What do we mean when we speak about the liberal and neoliberal transformation, or the purification, of contemporary Georgia? First of all it is the story of the post-communist order and mentality. And this story begins in the new era of the post-communist transition in Georgia, where the new elite resort to a number of western liberal canons that they perceived as the basic intellectual and ideological tools for an effective liberal and democratic transformation. Among those canons are: individual liberty and the idea of a liberal capitalist state.

November 5, 2018 - Bakar Berekashvili

Old Moldova in new Europe

Since 2009, Moldova’s ruling elite have primarily based their political narratives on pro-European integration. Events that have unfolded in 2018, however, have made the continuation of this course nearly impossible.

In September 2018 Vladimir Plahotniuc, the leader of Moldova’s ruling Democratic Party and the most powerful oligarch in the country, announced that his party was set to change political course. Up until then, it had been the most important pro-European political force in Moldova. However, while preparing for the 2019 February parliamentary elections, it became a “pro-Moldovan” party. To many commentators this announcement was interpreted as a future turn towards Russia.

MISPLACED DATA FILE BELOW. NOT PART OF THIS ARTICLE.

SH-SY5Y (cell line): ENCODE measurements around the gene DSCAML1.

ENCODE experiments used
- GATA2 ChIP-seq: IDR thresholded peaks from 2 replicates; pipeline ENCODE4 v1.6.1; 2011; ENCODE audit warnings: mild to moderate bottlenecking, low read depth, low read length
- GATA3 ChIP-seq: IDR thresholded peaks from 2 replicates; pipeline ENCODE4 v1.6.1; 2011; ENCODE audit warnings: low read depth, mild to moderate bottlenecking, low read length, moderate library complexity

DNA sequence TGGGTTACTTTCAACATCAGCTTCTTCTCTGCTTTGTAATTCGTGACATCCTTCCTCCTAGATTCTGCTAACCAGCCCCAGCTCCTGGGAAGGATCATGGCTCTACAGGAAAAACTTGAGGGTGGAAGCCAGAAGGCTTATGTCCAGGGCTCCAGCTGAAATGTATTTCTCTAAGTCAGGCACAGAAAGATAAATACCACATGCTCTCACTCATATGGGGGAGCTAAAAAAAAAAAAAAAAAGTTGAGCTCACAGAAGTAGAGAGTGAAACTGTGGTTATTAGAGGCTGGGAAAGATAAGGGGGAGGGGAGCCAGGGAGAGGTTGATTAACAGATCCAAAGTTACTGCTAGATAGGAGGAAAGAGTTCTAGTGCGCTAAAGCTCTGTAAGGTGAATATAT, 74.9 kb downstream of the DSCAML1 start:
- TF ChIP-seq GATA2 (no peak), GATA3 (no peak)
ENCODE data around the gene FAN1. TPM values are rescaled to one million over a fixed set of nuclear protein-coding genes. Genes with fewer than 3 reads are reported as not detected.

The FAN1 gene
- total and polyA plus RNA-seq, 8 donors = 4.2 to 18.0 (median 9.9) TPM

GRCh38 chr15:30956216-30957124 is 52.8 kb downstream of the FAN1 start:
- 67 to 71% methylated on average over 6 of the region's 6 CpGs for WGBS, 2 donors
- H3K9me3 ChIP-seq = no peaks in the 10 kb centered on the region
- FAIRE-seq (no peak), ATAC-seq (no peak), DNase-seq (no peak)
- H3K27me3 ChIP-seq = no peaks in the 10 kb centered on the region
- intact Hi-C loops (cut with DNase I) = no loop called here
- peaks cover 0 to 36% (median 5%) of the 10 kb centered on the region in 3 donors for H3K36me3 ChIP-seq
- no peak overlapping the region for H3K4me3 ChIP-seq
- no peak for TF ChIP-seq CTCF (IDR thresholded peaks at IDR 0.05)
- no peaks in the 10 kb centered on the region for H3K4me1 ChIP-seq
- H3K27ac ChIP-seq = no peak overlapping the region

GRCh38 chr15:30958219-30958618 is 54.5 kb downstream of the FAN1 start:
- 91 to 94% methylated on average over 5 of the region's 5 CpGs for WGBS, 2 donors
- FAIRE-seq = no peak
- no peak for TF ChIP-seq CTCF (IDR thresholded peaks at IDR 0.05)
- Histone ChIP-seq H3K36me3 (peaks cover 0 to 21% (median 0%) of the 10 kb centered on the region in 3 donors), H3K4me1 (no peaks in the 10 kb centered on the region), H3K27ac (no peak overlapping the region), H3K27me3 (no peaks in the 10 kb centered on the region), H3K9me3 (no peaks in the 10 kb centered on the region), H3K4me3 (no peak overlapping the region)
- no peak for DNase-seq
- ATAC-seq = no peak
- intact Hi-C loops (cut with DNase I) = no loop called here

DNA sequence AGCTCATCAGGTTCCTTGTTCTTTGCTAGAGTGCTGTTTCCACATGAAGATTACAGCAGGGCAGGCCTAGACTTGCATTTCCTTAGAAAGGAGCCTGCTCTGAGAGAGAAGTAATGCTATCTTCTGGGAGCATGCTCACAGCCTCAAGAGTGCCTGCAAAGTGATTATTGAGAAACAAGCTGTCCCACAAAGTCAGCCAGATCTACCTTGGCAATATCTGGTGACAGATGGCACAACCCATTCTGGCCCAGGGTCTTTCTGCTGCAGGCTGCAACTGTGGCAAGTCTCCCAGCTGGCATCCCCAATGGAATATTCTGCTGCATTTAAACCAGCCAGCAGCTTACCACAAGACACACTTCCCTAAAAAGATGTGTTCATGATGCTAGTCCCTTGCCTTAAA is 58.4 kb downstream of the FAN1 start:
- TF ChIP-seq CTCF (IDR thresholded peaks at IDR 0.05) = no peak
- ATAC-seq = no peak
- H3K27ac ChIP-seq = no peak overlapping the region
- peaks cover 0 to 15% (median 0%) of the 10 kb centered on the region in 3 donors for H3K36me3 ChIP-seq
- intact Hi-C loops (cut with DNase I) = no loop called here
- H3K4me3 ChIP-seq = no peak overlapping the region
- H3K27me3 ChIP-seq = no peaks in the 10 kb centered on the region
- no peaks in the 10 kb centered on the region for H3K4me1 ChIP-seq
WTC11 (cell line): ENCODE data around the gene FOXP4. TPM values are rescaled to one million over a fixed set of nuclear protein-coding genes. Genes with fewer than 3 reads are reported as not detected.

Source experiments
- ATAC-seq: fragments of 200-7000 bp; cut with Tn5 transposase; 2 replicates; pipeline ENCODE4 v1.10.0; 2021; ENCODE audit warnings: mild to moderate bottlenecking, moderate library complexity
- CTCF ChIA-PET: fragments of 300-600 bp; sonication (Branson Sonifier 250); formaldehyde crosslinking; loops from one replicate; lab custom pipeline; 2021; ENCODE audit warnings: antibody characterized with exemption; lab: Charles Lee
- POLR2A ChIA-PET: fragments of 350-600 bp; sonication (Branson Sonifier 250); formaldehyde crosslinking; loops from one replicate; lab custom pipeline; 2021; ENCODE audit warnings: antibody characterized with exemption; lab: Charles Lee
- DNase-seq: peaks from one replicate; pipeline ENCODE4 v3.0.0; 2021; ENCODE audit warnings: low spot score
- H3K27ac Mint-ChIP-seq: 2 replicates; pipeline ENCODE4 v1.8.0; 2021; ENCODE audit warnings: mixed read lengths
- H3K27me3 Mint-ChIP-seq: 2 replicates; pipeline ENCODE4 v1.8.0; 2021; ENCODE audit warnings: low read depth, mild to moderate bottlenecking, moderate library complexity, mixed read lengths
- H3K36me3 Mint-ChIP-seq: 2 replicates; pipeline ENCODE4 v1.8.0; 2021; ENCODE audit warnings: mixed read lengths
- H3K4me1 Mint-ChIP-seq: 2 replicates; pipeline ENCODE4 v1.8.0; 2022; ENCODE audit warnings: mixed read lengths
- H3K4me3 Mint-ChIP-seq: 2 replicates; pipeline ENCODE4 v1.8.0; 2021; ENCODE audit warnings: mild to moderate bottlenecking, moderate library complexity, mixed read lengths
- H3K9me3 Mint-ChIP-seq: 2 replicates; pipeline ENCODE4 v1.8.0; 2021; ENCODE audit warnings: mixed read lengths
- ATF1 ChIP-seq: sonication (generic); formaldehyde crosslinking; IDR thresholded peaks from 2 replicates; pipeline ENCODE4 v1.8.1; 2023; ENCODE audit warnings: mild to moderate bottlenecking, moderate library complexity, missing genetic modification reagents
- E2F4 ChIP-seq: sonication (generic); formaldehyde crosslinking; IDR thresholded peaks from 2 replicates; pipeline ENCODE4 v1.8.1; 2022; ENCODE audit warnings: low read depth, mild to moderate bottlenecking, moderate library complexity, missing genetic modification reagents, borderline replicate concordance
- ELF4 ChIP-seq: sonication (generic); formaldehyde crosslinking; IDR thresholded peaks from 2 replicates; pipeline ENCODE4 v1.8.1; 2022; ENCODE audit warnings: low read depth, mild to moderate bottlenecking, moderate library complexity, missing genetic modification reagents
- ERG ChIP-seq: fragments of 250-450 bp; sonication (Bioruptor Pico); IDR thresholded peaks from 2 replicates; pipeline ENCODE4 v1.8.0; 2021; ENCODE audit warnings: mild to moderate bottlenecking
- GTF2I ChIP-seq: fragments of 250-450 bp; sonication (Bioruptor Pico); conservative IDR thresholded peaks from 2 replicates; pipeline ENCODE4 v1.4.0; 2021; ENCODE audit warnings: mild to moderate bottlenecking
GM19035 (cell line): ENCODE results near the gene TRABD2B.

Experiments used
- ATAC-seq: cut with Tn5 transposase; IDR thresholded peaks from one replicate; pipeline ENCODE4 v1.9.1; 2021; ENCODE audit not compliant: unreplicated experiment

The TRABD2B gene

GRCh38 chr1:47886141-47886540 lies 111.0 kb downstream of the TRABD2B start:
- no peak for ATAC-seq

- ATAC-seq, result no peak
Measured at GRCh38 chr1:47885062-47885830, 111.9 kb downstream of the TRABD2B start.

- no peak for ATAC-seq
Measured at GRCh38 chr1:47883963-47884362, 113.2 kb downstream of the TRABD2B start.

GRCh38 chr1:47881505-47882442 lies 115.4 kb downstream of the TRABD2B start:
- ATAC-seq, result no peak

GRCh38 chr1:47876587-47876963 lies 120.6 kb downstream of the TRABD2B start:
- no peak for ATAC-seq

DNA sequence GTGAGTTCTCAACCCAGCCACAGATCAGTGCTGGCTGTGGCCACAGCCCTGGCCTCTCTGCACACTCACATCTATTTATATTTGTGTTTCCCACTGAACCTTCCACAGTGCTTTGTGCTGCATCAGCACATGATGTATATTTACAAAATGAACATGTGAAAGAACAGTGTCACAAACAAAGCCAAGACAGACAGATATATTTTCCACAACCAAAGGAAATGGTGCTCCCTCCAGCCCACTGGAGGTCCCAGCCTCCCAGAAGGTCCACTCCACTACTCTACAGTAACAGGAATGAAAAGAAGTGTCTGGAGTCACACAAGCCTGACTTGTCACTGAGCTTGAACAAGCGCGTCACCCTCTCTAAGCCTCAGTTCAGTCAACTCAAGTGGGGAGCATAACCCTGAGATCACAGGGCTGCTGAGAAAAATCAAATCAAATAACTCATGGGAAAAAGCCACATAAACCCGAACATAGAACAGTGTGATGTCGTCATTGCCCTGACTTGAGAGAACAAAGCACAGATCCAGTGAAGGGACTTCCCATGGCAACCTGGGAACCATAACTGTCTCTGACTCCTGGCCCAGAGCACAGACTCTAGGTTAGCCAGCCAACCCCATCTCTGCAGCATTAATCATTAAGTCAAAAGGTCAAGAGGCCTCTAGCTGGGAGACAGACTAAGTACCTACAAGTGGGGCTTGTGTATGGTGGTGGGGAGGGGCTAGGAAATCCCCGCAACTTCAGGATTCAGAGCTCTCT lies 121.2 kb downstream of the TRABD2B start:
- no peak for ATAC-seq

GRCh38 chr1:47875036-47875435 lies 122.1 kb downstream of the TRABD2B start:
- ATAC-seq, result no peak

November 5, 2018 - Piotr Oleksy

Poetry, music, politics

A conversation with Tomasz Sikora, a Polish musician and member of Karbido. Interviewer: Zbigniew Rokita

ZBIGNIEW ROKITA: Your band Karbido has recorded several records with a symbol of Ukrainian literature – Yuri Andrukhovych. How did this co-operation between a band from Wrocław and a writer from Ivano Frankivsk begin?

TOMASZ SIKORA: It was actually by coincidence. Back in 2005 Serhiy Zhadan, Andriy Bondar and Yuri Andrukhovych were among some Ukrainian writers invited to a literature festival in Wrocław. The idea was that the poets would read their own poems on stage. However, the organisers were worried that the audience would fall asleep, so they suggested that our band create a musical background to keep people awake. Recitations of poetry do not stir much emotion in Poland – as I would later find out, public recitation or the singing of poetry is more engaging in Ukraine.